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5 Best Sets of Bonnaroo 2011: Day 1


The first day of Bonnaroo is mostly a “giant clothing-optional housewarming party,” as SPIN’s David Marchese writes in his blog. “It’s the getting-acquainted calm before the real-shindig storm.”

True, that. Still, even on opening Thursday there were a number of strong shows to be seen. Here are our Top 5:

J. Cole, the self-proclaimed “fine young man with the old-man mind,” had little reason to be humble during his Bonnaroo debut. A hyped throng waved cell phones, raised lighters, and shouted lyrics whenever prompted; but the Fayetteville, NC, native still paused early on to formally introduce himself with a quick striver bio (plus Jay-Z namedrop and Roc-A-Fella huzzah) — perhaps to maintain the illusion that he’s hip-hop’s next chosen one, a rare, ready-to-blow talent who’ll ascend to superstardom with this year’s much-awaited “official” album debut on Roc Nation. Of course, Cole has already released three LP-quality mixtapes since 2007, with no shortage of radio-quality singles (“Who Dat,” “Before I’m Gone,” “Higher,” “Blow Up,” etc.), and the Bonnaroo crowd was well-versed. Backed by a DJ and two keyboardists,Cole balanced his ’90s East Coast preference for jaunty or slightly mournful piano-based tracks with dazzlingly athletic feats of breath control and flow. But one always had the sense that he ached for the mass adulation that his beloved ’90s heroes received (he covered Tupac’s “I Ain’t Mad At Cha” and “Who Dat” drifted into Biggie’s “Big Poppa”). That desire, while impractical, gives Cole the fiery demeanor of a phenom on a mission. — CHARLES AARON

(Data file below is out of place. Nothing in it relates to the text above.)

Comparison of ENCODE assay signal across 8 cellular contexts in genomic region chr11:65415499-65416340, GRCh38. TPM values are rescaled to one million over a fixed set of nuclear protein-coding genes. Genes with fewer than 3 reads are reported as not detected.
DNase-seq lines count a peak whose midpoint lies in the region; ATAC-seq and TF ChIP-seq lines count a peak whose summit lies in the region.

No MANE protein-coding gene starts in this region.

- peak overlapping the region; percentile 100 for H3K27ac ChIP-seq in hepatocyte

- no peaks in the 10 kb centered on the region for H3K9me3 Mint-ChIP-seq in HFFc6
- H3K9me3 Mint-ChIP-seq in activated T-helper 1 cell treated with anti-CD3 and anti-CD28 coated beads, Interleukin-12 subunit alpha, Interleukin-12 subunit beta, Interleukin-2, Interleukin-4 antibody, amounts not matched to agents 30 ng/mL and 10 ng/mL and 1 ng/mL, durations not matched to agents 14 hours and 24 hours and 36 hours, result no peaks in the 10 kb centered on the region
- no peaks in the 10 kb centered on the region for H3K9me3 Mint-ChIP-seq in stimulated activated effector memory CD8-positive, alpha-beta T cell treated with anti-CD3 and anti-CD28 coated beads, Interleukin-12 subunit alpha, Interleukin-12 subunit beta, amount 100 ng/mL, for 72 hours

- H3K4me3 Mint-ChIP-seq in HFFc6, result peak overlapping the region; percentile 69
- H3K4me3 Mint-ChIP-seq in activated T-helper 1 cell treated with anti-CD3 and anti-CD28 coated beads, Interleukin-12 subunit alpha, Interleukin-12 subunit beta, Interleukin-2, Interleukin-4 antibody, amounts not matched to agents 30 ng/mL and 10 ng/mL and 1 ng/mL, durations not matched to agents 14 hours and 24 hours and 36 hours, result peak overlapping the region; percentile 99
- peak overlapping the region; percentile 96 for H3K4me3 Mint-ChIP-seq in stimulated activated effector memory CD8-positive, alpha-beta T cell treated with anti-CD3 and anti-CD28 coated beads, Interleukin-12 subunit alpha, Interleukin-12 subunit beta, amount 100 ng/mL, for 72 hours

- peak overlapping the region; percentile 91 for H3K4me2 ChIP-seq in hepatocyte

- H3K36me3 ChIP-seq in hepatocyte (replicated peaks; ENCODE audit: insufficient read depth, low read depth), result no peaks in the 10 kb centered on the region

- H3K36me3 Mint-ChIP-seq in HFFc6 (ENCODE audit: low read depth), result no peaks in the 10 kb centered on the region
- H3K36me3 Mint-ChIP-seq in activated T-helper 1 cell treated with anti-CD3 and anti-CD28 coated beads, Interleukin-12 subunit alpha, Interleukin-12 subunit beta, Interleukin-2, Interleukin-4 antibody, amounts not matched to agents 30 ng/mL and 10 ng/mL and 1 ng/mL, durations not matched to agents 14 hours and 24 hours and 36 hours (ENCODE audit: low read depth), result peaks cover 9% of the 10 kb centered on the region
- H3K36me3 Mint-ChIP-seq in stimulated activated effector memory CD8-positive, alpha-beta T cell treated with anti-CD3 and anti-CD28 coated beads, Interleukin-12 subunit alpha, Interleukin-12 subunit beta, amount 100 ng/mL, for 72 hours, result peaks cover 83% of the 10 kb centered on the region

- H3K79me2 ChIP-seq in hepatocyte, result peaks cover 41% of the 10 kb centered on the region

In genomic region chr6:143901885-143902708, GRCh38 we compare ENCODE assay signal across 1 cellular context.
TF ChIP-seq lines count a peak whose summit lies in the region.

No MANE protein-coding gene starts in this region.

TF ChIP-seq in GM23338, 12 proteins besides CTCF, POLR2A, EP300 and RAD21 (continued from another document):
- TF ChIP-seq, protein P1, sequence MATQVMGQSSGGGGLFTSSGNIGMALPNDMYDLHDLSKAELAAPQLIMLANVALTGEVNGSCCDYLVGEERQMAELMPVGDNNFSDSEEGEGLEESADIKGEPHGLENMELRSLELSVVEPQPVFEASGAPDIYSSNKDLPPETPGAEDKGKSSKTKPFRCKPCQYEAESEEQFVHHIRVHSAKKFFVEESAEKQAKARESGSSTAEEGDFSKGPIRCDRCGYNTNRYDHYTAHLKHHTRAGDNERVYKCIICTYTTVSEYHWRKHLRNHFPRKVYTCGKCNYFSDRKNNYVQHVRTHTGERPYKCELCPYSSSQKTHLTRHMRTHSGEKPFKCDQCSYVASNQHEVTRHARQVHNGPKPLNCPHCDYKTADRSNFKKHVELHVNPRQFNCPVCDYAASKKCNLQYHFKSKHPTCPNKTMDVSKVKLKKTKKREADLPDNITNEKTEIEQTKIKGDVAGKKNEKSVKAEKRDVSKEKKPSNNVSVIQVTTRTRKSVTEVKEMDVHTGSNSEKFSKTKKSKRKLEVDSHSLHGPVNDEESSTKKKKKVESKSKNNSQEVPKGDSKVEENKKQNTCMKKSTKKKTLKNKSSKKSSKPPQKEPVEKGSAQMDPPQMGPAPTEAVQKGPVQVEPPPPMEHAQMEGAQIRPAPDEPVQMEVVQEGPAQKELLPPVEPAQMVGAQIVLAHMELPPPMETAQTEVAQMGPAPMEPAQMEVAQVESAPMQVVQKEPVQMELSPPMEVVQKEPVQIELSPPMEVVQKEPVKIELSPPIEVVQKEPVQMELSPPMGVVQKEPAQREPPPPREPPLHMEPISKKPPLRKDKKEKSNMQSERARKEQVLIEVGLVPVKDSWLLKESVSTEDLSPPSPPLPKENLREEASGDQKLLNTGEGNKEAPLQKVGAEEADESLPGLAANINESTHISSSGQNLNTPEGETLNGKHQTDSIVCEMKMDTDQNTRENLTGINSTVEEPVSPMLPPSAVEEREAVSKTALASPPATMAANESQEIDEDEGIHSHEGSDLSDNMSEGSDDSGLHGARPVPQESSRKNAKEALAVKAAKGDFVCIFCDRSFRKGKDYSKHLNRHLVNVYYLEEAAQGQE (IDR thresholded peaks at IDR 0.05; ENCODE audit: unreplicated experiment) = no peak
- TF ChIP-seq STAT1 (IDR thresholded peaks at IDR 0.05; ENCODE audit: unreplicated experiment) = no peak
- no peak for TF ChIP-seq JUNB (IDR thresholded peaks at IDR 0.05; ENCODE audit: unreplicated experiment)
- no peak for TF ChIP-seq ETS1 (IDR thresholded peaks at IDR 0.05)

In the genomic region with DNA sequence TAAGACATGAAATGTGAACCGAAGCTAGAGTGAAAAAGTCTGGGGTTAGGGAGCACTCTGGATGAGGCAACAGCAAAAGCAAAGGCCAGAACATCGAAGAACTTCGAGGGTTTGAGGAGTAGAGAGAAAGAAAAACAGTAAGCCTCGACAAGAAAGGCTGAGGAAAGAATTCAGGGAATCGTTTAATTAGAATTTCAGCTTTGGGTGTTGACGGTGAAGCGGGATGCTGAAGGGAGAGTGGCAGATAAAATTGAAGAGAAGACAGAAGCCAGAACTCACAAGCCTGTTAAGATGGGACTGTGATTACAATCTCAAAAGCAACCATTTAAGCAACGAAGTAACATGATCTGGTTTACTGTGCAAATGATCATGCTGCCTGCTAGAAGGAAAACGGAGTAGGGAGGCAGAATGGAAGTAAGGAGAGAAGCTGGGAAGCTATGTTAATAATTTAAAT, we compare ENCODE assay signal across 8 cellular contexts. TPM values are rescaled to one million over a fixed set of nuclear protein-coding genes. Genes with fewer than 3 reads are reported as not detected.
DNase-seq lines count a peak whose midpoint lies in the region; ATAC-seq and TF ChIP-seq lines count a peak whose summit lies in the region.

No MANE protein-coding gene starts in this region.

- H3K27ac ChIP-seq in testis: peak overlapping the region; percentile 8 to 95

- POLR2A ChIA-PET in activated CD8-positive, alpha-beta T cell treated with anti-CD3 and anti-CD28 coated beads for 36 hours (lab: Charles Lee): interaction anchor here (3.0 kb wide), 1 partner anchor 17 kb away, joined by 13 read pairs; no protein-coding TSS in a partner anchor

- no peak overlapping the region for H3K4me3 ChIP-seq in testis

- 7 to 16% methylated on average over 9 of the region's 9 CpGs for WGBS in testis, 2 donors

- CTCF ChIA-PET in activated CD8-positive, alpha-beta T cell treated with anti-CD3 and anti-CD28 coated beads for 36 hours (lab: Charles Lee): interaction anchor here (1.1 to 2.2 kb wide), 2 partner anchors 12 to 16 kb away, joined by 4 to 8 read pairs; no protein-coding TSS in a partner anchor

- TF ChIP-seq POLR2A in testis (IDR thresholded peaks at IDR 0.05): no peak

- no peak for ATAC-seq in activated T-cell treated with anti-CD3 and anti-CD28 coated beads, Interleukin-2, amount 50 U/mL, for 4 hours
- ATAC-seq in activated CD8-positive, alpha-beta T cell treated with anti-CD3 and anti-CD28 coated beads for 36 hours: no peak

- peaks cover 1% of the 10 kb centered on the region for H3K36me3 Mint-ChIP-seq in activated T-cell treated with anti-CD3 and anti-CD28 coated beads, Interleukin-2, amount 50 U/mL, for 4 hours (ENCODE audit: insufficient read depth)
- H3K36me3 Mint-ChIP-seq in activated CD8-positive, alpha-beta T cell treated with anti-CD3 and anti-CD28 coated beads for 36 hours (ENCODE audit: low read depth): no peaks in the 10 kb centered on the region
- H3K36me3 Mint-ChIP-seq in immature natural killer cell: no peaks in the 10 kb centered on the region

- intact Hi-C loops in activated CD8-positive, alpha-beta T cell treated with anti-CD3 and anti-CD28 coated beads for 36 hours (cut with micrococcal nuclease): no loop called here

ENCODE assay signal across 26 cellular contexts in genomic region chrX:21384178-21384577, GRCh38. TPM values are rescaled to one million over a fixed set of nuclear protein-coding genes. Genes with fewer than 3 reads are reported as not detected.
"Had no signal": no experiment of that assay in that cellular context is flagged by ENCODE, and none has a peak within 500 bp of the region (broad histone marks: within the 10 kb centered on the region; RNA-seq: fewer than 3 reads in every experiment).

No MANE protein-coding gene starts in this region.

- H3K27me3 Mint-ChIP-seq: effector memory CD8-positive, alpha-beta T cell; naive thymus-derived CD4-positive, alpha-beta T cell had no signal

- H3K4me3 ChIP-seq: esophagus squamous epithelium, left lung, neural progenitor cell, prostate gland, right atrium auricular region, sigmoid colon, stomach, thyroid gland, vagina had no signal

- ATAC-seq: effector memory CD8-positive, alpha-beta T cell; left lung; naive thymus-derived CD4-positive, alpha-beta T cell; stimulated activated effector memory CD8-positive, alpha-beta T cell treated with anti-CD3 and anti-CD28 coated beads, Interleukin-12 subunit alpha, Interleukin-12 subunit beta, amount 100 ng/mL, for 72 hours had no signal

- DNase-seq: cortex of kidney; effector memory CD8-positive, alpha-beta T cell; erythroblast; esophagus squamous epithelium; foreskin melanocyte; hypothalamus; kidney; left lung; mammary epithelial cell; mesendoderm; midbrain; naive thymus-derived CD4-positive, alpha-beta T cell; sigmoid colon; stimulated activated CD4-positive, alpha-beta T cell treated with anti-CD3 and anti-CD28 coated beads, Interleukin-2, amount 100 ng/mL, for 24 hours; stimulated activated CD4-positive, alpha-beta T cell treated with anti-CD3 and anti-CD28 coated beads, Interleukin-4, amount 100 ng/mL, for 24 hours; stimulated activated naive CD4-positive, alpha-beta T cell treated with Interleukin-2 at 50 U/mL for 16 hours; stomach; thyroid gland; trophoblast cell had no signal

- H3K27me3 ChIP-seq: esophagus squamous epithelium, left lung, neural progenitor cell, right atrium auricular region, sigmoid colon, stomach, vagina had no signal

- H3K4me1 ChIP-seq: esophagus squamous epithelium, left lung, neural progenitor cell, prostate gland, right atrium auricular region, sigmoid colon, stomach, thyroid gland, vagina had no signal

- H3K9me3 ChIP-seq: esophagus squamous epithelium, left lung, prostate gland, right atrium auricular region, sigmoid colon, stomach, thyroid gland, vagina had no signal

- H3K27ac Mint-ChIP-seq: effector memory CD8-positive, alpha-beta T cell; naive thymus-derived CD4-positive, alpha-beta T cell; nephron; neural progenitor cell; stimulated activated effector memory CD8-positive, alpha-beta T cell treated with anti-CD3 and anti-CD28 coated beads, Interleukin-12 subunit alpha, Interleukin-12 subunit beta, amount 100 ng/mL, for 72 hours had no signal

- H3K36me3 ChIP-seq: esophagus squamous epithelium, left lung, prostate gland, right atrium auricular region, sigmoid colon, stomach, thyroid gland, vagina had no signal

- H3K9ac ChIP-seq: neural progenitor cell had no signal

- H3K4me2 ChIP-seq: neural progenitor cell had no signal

Supermodels adding “musician” to their resume are often treated with a raised-eyebrow — hey, Kate Moss’ solo career didn’t exactly take off. And perhaps Karen Elson even more so because she’s an Englishwoman married to Mr. Rock’N’Roll Jack White. But as she once again proved with her mid-afternoon set, popular suspicions do not apply to this 32-year-old: She’s been onstage longer than she’s been strutting the catwalk. At 16, before leaving her home in Manchester, she fronted a salsa band, and later, in New York City’s East Village, established the political cabaret group the Citizens Band. And as we’ve previously noted, The Ghost Who Walks, her debut solo album produced by White, is no vanity project. Thursday, she played with the Third Man Records Family Band, featuring members who perform with White in one project or another, including drummer Patrick Keeler (Raconteurs, Greenhornes) and bassist Jack Lawrence (Raconeturs, Greenhornes, Dead Weather). Another extended family member, Jackson Smith, son of punk artist Patti Smith and the husband of Meg White, joined on guitar. Elegant and gothic, Elsen’s shadowy country-pop tableau was complemented by her look – flowing Victorian dress, alabaster skin, and scarlet red hair – and sweet pipes. But she’s just teasing us: On a cover of Donavan’s “Season of the Witch” that sashayed with jazz bass and flute sounds, Elsen danced with two maracas over her head and opened up her voice wider than before, swapping womanly composure for bewitching intensity. — WILLIAM GOODMAN